the faculties and graduate student
Academic Notices in the Department of Economics anc
Fconoxmis 51: Rooms for hour ex- the School of Business Administra.
Econmics51: oom forhourex-tion are invited to attend.
amination Thursday, Jan. 17, are as inr vt otd
follows:oCombined Education Club and P
Anderson's and Orr's sections-25 Lambda Theta open meeting in Uni
A.H.' versity Elementary School Library
\iers' sections--1Q3 R.L. at 7:30 p.m. There will be a pane
Smithies' and Spiegel's sections- discussion on "To what degree is in
101 Ec. doctrination desirable in educatio
Palmer's and Stapp's sections- and what are the criteria of desir
N.S. Awl' ability?" followed by a half hour ope
Candidates for the Master's Degree discussion. On the panel are: Dr
in History: The language examina- Keeler, Dr. Courtis, Dr. McClusky, Dr
tion for candidates for the Master's Katherine Green and Dr. Olson.
degree in History will be held in Room
B, Haven, Friday p.m., Jan. 18, at A.S.M.E. Meeting: Student Branch
4 o'clock. the Union, at 7:30 p.m. Prof. R. S
Hawley will speak on Modern Trends
Political Science 165: The class will in Small Power Plants. All intereste
meet as usual on Thursday at 11. are invited to attend.
Phi Lambda Upsilon: Short busi-
ness meeting at 7:30 p.m. in Roon
University Lecture: 303, Chem. Bldg. Members fron
Professor E. B. Stason, of the Law other chapters are cordially invited.
School, will speak on the subject,
"Tax Revision," at 4:15 p.m., Friday, Scabbard and Blade: Regular meet.
Jan..18, in the Natural Science Audi- ing, 7:30 p.m., Michigan Union. Roo
torium. This is the fourth of a series posted. Lieut. Charles M. Davis wil

of University Lectures by members b the speaker.
of the University faculties, which Alpha Nu meets for initiation anc
faculty members, students, and the group picture for Michiganensian ai
general public are cordially invited 4 this afternoon in the Alpha Nu
to attend. room, fourth floor Angell Hall. Ini-
tiation banquet at 6:30 in the Union
Unversity Lecture: Due to unforeseen circumstances
Ely Jacques Kahn, of New York, Hon. Wilbur M. Brucker will be un-
one of the noted architects of the able to attend, but a substitute pro
United States, will speak on "Design Igram has been provided.
and Education in Design," FridayI
afternoon, Jan. 18, in the auditorium, Landscape Club meeting at 7:30
Architectural Building. The hour of p.m., 403 South Wing. Chandle
the lecture will be announced later. Fairbanks will speak about wild flow-
The public is cordially invited. ers in the Rocky Mountains.
The Public Lecture to be given by Michigan Technic: Sophomor
Malcolm W. Davis today has been members of staff are requested to
cancelled because of his illness. meet at 4 p.m., in the editorial office
MLLattAr1 cf i mrtjU taL fn iiin L n JafU



Place advertisements with Classified
Advertising Department. Phone 2-1214.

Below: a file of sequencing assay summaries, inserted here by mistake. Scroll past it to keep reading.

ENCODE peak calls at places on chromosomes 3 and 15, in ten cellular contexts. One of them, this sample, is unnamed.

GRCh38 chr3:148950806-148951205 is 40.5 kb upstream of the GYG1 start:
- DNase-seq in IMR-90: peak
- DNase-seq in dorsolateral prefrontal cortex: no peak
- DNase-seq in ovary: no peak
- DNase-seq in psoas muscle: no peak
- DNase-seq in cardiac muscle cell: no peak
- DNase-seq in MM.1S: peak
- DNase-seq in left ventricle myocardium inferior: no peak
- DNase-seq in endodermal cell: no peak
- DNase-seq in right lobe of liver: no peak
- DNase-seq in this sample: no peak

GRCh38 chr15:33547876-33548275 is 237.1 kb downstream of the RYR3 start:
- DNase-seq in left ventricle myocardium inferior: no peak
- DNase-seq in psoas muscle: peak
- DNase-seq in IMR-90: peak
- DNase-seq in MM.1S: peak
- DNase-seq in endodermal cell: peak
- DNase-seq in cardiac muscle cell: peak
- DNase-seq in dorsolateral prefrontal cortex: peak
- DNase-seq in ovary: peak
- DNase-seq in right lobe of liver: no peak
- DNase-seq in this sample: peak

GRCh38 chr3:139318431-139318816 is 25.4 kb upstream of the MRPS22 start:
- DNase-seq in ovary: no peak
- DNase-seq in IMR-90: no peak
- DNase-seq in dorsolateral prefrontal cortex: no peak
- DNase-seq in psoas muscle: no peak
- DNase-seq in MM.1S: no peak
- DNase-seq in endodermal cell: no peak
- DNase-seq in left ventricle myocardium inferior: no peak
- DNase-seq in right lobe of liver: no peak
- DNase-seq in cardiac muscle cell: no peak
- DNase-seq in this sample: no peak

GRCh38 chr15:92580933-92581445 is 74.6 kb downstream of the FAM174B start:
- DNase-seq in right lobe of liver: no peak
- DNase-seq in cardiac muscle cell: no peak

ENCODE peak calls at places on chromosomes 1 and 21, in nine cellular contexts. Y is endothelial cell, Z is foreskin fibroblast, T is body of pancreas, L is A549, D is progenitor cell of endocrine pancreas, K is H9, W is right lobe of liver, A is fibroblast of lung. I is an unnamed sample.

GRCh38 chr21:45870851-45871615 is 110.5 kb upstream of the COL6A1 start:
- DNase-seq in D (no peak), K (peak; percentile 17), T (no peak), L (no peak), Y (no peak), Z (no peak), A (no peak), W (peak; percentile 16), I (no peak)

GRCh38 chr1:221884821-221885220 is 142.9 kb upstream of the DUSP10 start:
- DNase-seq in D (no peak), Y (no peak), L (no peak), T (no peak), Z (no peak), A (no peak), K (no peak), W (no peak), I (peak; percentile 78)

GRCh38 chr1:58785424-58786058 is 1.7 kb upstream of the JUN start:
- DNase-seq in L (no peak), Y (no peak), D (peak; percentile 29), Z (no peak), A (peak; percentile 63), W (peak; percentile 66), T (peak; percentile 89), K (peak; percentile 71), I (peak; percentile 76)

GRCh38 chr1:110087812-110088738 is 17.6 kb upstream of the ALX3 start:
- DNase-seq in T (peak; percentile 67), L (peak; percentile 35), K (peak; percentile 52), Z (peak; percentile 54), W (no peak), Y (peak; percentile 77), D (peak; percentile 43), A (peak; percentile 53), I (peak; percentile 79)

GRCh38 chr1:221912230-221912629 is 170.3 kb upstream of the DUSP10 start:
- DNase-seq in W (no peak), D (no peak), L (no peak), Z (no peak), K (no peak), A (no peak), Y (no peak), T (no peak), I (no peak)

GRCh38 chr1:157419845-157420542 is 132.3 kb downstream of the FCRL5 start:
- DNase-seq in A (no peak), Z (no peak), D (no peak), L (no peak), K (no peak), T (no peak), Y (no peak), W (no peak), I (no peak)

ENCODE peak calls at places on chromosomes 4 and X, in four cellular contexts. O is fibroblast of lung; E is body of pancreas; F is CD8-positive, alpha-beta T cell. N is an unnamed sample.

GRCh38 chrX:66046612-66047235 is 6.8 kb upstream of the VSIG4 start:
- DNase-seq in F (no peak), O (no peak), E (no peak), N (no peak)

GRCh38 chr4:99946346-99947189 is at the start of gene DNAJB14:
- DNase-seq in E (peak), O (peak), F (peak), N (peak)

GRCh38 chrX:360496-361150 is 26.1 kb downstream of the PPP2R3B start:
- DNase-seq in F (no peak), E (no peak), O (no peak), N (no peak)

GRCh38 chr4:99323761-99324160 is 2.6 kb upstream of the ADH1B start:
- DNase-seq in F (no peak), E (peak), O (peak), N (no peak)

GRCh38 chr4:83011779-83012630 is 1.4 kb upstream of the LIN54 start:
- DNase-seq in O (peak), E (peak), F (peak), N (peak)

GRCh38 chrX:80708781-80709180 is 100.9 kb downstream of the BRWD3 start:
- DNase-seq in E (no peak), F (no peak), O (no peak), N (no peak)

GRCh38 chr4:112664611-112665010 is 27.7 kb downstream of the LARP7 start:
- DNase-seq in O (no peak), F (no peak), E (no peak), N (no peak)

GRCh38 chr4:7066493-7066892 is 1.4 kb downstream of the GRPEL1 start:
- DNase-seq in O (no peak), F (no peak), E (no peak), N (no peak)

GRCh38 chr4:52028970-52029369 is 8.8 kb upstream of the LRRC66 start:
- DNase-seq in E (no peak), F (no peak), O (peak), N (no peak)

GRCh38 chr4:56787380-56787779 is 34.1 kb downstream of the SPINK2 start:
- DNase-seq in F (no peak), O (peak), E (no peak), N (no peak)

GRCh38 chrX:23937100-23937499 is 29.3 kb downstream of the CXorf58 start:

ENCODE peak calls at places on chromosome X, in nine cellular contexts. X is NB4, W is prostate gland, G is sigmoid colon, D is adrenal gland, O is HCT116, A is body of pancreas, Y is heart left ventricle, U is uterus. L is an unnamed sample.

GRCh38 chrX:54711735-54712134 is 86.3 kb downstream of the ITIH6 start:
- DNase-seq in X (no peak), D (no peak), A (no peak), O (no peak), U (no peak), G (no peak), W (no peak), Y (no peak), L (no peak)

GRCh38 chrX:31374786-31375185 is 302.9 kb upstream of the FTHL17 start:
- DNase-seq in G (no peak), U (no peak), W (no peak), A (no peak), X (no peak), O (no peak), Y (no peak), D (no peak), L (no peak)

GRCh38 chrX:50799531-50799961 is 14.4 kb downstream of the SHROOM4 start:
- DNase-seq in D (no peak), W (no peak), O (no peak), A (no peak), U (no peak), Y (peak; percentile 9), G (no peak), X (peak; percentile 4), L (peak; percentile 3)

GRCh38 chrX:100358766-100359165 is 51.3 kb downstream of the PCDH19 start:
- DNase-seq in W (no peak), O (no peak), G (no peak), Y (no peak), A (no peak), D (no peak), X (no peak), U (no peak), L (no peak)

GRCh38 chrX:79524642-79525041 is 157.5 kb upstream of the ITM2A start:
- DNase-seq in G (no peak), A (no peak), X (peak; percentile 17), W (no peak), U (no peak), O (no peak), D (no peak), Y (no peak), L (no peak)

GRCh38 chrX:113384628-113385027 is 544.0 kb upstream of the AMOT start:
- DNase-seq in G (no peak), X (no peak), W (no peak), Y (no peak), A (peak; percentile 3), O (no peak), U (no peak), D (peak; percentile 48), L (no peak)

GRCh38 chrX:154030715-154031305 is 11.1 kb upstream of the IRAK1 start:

The classified columns close at five
o'clock previous to day of insertion.
Box numbers may be secured at no
extra charge.
Cash in advance-11c per reading line
on basis of five average words to
line) for one or two insertions.
1Oc per reading line for three or
more insertions.
Minimum 3 lines per insertion.
Telephone rate -15c per reading line
fo" ones or two insertions.
14c per reading line for three or
re ore insertions.
10, discount if paid within ten days
from the date of last insertion.
Minimum three Uines per Insertion.
Ey contract, per line - 2 lines daily, one
mionth.. .... . ..
4 lines E.O.D., 2 months ......
2 Lines daly, college year~........7
4 Ines E.O.D., college year. ..7c
100 lines used as desired.........S
300 lines used as desired.7c
1,000 lines used as desired.....7c
2,000 lines used as desired...
T e above rates are per reading line,
hay~ed on eight reading lines per inch.
ticzu type, upper and lower case.Add
6c per linle to above rattes for all capa
letters. Add 6c per line to abovefor
bold face, upper and lower case. Add 10c
per line to above rates for bo daco
capital letters.
tue above rates are for 7% ppnt
suits. Will pay 3, 4, 5, 6, and 7 dol-
lars. Phone Ann Arbor 4306. Chi-
cago Buyers. Temporary office, Zoo
North Main. 7$

PERSONAL laundry service. We take
individual interest in the laundry
problems of our customers. Girls'
silks, wools, and fine fabrics guar-
anteed. Men's shirts our specialty.
Call for and deliver. Phone 5594.
611 E. Hoover. 2x
EXPERT BARBER. Individual hair-
cut given by Mr. Hughes. Formerly
of the Mayfair Beauty Salon, now
with Amelias. Phone 4300. 40
NASH-Custom Tailored clothes.
Measured by C. Krug, expert tailor.
Office 214 E. Washington. Phone
2-1910 for appointment. 6x
FINANCE CO. offers bargains in re-
possessed and repurchased cars.
Many 1934 cars with low mileage
included. We will trade and extend
convenient terms. Open evenings.
311 W. Huron. Ph. 2-3267. lox
GRAPHING promptly and neatly